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We must acknowledge some businesses won’t survive the net-zero transition

Achieving the reduction in carbon emissions required to slow the climate crisis needs huge investment and clearer direction from government, as well as honesty over some of the difficult choices that lie ahead

Vegetation is starting to take hold of the access road beyond the gate.

After COP26 there were people who thought the actions and commitments didn’t go far enough. What I have seen, though, is how much the net-zero agenda has moved from a corporate social responsibility office to the heart of the boardroom in most major financial institutions and large businesses. 

That fundamental shift has meant that rather than business being dragged along or pushed to make change, it is at the heart of progress towards net zero. And that’s how we’re going to accelerate funding to enable sustainable change. 

COP26 was successful in the sense that it cemented, certainly within UK corporate culture, that sustainability and net zero is important. Many chief executives have put their neck on the line, so there’s no going back. 

Building a policy environment focused on net zero

At Bankers for Net Zero, as the UK country chapter of a net-zero banking alliance, we are focused on policy that enables change and making sure banks can deliver on the commitments they’ve made. But currently the policy environment we have in the UK is not sufficient. 

The ambition is there, but the sector-by-sector policy is still not in the right place. There’s a lot of cash available to invest and the finance industry wants to invest it in the right places, but we need the right policy framework for that to happen otherwise we risk stranded assets and stranded communities. 

Rather than business being dragged along or pushed to make change, it is at the heart of progress towards net zero

One of our biggest challenges is how things get measured. If the Big Four [accountancy firms] were competing on how they presented a balance sheet or a profit and loss account, everybody would think they were crazy. But that’s what we’re doing in sustainability. We’ve got a range of taxonomies, while different regions are doing different things. We need to improve collaboration. 

The launch of GFANZ [the Glasgow Financial Alliance for Net Zero] and Race to Zero last year were really positive. There have been some issues, but fundamentally all the organisations that sit within the net-zero banking alliance are still aligned to race to zero. 

Nevertheless, we need to keep our eye on that collaborative effort. There’s so much noise, so we need to start speaking the same language and pull together to create a more cohesive conversation.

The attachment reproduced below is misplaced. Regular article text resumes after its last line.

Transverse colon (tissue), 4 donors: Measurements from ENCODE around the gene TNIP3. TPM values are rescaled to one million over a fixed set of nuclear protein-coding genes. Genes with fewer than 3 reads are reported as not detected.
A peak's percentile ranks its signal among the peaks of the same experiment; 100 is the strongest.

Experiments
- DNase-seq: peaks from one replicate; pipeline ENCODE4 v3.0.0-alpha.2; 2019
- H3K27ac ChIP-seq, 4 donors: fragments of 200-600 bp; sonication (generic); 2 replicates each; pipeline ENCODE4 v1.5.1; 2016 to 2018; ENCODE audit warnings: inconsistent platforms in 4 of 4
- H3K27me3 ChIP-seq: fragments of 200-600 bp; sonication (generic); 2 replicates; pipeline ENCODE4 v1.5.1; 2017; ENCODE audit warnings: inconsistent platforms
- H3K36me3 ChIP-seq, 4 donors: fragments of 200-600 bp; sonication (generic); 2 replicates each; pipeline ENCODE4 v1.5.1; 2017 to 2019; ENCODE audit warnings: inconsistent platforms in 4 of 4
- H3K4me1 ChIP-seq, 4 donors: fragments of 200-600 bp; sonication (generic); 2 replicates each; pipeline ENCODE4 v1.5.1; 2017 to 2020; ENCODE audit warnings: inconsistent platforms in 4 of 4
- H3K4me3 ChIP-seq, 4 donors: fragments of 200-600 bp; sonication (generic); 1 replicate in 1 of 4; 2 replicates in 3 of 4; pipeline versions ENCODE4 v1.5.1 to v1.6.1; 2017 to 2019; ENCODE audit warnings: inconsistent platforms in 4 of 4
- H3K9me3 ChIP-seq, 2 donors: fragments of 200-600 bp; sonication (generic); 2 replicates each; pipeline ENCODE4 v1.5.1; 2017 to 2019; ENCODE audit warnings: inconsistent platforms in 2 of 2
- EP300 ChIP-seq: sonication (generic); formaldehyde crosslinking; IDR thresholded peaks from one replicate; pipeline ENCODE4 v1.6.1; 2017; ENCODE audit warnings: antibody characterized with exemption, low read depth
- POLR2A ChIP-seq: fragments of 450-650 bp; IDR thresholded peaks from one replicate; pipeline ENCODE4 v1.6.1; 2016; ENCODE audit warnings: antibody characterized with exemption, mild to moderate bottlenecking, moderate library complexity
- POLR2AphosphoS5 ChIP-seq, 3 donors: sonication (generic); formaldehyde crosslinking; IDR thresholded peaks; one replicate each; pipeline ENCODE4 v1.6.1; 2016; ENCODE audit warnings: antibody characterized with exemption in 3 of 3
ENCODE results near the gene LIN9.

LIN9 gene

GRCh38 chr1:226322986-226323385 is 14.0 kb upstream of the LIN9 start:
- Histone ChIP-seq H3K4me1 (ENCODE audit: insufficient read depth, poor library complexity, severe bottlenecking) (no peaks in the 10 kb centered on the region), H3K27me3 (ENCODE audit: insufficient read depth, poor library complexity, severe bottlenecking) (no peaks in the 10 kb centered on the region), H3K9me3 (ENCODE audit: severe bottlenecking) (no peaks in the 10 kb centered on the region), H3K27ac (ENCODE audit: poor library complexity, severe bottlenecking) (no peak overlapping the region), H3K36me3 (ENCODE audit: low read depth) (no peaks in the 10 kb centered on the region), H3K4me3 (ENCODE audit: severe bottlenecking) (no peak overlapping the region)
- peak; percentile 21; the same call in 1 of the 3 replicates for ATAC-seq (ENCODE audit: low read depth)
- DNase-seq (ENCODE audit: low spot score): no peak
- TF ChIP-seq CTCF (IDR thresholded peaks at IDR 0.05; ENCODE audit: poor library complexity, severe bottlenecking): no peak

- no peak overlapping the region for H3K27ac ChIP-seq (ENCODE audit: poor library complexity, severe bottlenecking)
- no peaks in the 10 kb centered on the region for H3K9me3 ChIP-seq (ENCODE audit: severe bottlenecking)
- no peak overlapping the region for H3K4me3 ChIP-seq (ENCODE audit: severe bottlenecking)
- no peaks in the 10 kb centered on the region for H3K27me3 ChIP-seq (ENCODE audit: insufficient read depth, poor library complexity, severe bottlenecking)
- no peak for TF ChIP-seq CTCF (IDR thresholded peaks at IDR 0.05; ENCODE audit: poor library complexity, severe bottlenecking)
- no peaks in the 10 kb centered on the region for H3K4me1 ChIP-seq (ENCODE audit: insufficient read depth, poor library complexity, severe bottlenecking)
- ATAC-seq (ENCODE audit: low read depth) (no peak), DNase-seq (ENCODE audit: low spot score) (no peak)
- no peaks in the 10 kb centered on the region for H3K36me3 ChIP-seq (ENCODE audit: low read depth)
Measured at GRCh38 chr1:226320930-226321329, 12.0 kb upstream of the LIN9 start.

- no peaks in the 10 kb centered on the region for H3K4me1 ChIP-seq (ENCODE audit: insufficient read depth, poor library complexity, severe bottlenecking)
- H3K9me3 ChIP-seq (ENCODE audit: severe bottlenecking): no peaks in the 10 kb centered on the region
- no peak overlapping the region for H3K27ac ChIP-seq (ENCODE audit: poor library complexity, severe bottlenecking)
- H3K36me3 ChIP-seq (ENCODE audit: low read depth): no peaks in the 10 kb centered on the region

Bringing small business on the net-zero journey

SMEs are a big area of focus and we’re doing a big piece of work in this area that we will be showcasing at COP.

Until now, everything has been very top-down, big picture and top level, but we need to start building things from the ground up as well. Getting SMEs on board often ends up in the ‘too difficult’ box, with questions over how to reach and engage them. But this is a priority for the Egyptian presidency of COP. 

After COP26 we made high-level commitments, now we have to roll up our sleeves and start tackling the issues. There are competing interests on implementation and what that means. There will be businesses that don’t survive the transition. Other opportunities will be created, but how you manage this is a key aspect we need to start speaking about very honestly.

At COP27, what I’m hoping for is a greater level of commitment from financial institutions around the world. We’ve seen stories in the press recently about US banks wavering on these commitments but the transition to net zero is not going to happen without money. 

If there are concerns around shareholder expectations, we need to start dealing with it at the source. That might mean redefining what fiduciary duty means in the 21st century.

At COP26, we got the boulder to the top of the hill but it’s still teetering there. We need to make sure it starts on its downward trajectory, so we can really unleash finance. 

The government can set direction, but it’s got to be the private sector that invests. As long as we have those really clear signals from government, then money will follow. That’s where we really need to get to.

Heather Buchanan is the co-founder of Bankers for Net Zero, an initiative that brings together banks, businesses and regulators to support the financial sectors transition to net zero in the UK.

As told to Francesca Cassidy